FDU’s ‘life-changing’ win sparked by Sean Moore big shot

COLUMBUS, Ohio — It was the moment Fairleigh Dickinson players knew they were about to make history.

The author of that moment was Sean Moore, a 6-foot-4 junior forward who grew up in Columbus, Ohio, a native a few miles from Nationwide Arena, where he helped write history Friday night in the game of his life.

The moment?

Moore, from the top of the key, fired a 3-point shot that gave the 16th seed FDU a five-point lead over the No. 1 seed Purdue with 1:03 remaining in the game.

It was the arrow that felled the Boilermakers.

After the ball left Moore’s hands, he posed like a statue for what felt like minutes, his follow-up right hand frozen in midair as his teammates swung around him.

In the stands, his mother, Shanika Tyler, said to herself (and to anyone who would listen): “He’s my son! »

“I was so flabbergasted, so amazed… I was speechless,” Tyler told the Post on Saturday, recounting the moment. “We said a prayer together before the game and I said, ‘Son, you better step out on this floor without fear.’ I told him to “own the land, because the worst thing that can happen is that you go home”.

“Nobody really saw it coming, but we didn’t doubt him for a minute.”

Sean Moore hits a 3-pointer over Zach Edey with just over a minute remaining to help FDU to an upset 63-58 win over No. 1 seed Purdue.

Chavis Wilson, who is like a second father to Moore and father to Moore’s 14-year-old brother, had no doubts when he saw the ball leave his hands en route to the tighter shot of UDF history.

“When he hit that shot, I started having flashbacks to all the practice and shooting, the 2,000 shots a day in the summer, all the games, all the tournaments, all the heartaches,” he said. Wilson told the Post on Saturday. “I was just proud that he pulled off the big shot. He used to turn away from the big shot. I told him before the game, ‘This is your city.’

“Same coach [Tobin] Anderson’s wife [Jodi], before boarding the buses, told him: “Sean, you always play well in front of your family”. We need you to do it one more time.

“When he fired that shot, I knew he was going to come in. It was just meant to be.”

Moore on Saturday described what he and FDU did on Friday as “life changing.”

“This whole game has changed everyone on our team – the staff, the students, everyone who attends Fairleigh Dickinson University,” he said. “Everything is different now.”

Everything is different because of this plan, this moment.

“I missed that shot several times in the second half, so I wasn’t going to let that stop me from taking that shot,” Moore told the Post. “I felt like it was going in and when it was going in…I had to hold the pose. It was just the momentum and the energy. I just felt like I had to let the energy out with how I felt. ”

An exuberant Sean Moore is hugged by a teammate after hitting the crucial 3-pointer in the final minute that helped FDU to an upset victory over No. 1 seed Purdue.
An exuberant Sean Moore is hugged by a teammate after hitting the crucial 3-pointer in the final minute that helped FDU to an upset victory over No. 1 seed Purdue.

Wilson said he communicated with Moore during the game by giving him certain looks.

“Like two shots before that one, he hesitated a bit,” Wilson said. “When they were down five points late in the game, I looked at him and gave him a wink and said, ‘You gotta get done now.’ He’s taken it to the next level.”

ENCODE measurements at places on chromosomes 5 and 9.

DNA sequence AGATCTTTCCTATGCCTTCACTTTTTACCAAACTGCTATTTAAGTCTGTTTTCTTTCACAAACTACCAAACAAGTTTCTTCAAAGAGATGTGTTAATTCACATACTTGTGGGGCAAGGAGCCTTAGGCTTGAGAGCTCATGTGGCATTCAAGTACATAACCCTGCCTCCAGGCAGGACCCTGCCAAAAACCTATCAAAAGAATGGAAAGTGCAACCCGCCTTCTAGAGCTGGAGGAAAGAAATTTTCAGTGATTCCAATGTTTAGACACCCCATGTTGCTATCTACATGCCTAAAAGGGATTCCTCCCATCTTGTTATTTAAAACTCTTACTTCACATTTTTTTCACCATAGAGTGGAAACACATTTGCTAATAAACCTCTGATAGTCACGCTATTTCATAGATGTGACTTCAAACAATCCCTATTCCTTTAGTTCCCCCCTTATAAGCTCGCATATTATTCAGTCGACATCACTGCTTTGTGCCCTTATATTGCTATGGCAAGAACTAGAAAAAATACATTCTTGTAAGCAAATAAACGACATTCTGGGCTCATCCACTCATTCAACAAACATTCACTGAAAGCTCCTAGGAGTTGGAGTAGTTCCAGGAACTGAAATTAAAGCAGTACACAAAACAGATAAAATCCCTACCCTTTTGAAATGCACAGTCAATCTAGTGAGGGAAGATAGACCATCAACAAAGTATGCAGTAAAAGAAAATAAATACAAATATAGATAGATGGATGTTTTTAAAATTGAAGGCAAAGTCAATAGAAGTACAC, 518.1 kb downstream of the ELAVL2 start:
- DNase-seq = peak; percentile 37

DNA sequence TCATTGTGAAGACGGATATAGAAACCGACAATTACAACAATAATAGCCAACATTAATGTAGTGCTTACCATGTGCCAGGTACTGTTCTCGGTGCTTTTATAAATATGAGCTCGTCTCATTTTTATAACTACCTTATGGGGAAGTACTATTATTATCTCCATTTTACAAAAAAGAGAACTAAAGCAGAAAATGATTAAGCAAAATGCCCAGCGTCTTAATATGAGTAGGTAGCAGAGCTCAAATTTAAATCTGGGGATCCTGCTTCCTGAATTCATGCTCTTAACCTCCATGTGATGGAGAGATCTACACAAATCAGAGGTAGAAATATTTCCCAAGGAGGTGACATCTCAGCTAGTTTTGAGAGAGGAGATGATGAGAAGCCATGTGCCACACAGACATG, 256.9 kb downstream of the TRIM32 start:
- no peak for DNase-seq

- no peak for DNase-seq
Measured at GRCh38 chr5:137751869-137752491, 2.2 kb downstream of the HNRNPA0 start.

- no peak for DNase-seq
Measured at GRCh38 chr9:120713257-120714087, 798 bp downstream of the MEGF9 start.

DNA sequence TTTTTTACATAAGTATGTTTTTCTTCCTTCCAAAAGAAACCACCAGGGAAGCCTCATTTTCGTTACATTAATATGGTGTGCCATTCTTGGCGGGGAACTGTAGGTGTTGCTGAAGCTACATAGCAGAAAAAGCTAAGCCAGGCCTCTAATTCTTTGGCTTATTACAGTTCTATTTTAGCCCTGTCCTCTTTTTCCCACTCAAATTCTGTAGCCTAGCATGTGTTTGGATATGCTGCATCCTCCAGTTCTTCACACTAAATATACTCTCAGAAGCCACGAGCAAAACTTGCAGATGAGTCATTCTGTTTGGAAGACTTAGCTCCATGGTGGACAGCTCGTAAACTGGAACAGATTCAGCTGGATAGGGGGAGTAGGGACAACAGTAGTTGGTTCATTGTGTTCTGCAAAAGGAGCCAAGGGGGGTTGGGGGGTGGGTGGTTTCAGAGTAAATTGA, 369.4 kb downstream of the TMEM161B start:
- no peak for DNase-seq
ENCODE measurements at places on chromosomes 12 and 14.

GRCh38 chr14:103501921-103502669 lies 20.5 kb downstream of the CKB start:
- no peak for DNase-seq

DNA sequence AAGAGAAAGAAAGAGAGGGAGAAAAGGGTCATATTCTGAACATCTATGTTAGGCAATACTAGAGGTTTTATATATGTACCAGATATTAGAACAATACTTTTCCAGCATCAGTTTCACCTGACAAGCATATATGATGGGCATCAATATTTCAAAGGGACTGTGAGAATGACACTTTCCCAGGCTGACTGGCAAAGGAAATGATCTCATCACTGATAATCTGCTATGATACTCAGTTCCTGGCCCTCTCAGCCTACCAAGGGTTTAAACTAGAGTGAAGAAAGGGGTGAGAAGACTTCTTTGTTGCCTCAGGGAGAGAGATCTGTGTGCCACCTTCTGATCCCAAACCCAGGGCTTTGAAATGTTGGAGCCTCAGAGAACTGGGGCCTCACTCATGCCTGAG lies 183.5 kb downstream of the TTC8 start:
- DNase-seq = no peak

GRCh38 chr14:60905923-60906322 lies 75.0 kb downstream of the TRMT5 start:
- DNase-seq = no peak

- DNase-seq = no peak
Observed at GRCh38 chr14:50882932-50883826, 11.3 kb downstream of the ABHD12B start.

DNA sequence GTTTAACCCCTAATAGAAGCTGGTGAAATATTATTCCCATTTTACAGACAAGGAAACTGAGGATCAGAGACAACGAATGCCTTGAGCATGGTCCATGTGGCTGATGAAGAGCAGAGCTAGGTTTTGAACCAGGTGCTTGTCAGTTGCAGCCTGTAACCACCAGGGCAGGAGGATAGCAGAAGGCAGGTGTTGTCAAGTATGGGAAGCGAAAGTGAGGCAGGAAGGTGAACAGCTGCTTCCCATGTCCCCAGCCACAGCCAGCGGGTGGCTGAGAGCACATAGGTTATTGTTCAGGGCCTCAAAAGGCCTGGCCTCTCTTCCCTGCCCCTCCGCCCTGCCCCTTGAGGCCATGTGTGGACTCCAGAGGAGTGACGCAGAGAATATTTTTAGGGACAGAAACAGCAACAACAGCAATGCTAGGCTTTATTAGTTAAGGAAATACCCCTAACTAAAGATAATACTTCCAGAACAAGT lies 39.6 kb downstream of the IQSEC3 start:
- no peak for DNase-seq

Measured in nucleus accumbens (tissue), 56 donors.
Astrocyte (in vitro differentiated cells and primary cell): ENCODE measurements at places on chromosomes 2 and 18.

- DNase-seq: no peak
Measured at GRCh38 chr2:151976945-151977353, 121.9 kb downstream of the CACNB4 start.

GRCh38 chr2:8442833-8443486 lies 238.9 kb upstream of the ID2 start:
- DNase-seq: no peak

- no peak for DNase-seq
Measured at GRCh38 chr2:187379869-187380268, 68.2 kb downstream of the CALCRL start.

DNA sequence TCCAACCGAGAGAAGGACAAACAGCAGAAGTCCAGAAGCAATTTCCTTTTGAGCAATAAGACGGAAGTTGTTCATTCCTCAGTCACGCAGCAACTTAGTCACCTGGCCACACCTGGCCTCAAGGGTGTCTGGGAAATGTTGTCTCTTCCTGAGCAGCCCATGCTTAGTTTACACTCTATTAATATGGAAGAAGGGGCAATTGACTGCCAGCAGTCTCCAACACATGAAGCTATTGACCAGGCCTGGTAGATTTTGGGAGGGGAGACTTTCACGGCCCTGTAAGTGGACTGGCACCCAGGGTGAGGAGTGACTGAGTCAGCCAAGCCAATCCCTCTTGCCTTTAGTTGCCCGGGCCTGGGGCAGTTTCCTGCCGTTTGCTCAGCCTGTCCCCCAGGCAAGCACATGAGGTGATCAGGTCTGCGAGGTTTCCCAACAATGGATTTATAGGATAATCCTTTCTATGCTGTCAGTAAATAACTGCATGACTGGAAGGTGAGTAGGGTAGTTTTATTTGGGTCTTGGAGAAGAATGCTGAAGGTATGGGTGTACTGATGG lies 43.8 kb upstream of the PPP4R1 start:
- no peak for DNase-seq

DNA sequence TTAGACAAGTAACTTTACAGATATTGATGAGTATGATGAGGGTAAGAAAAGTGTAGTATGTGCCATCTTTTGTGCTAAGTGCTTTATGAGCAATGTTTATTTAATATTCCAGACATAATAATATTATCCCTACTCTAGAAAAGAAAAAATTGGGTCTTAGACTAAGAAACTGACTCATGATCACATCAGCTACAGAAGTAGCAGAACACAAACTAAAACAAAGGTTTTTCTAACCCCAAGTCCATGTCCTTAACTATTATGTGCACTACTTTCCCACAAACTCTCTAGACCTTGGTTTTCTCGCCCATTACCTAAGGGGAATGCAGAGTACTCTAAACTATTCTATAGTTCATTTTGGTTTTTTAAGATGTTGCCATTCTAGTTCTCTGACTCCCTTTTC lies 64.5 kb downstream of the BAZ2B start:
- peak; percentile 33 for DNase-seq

Demetre Roberts, a fifth-year senior and FDU team leader, called Moore’s shot a “game changer”, adding: “It was a dagger right there. I’m so proud of him. He played his ass. Thanks to him, we can move on.”

With 13 seconds left in the game and FDU clinging to a three-point lead, it was Moore who blocked a shot from Purdue’s Braden Smith to help seal the win.

Moore entered the game averaging 6.7 points per game and had scored in double figures just eight times in the previous 34 games this season. Still, he led the Knights with a career-high 19 points, had five rebounds and two blocked shots in the biggest game of his life.

He did it in his hometown, in front of his mother and father and his people.

“You can’t make it up,” Tyler said. “Honestly, when they say ‘Cinderella story’, I feel like it was ordained by God. I remember when he was 3 years old and he said, ‘Mom, I just want to be a basketball player. I want to be tall.

“I always said, ‘Pray about it,’ because I’m short and his father is short, so the fact that he’s [6-4]we feel like it was a blessing from God, meant to be his life.”

The three keys to victory for the FDU

A look at what 16th-seeded FDU (21-15) has to do to upset ninth-seeded Florida Atlantic (32-3) on Sunday in Columbus, Ohio.

Stay intense

FDU played the closest thing to a perfect game Friday night against No. 1 seed Purdue because the players knew it was going to take this. Sunday’s challenge will be to maintain the same elite intensity after the biggest win in school history.

“It’s hard to top what we did last night,” UDF guard Grant Singleton said. “But we’re just trying to keep a cool head, to stay humble about the situation. We have more things to do. We want to keep dancing.”


FAU doesn’t have the huge height advantage over FDU that Purdue had, but their players are just as aggressive on the glass as FDUs.

FAU had 18 offensive rebounds in its win over Memphis on Friday night and is plus-six for the season in rebounding margin (FDU is plus-0.5).

Defend the Perimeter

FDU focused so much of their defensive energy collapsing on Purdue’s 7-foot-4 center Zach Edey that they let Purdue’s outside shooters fire.

The Boilermakers went 5 of 26 from long range and couldn’t hurt FDU on the perimeter. FAU makes nearly 10 3-point shots per game and shoots 37% from long range. And he holds the opponents at 31 percent.


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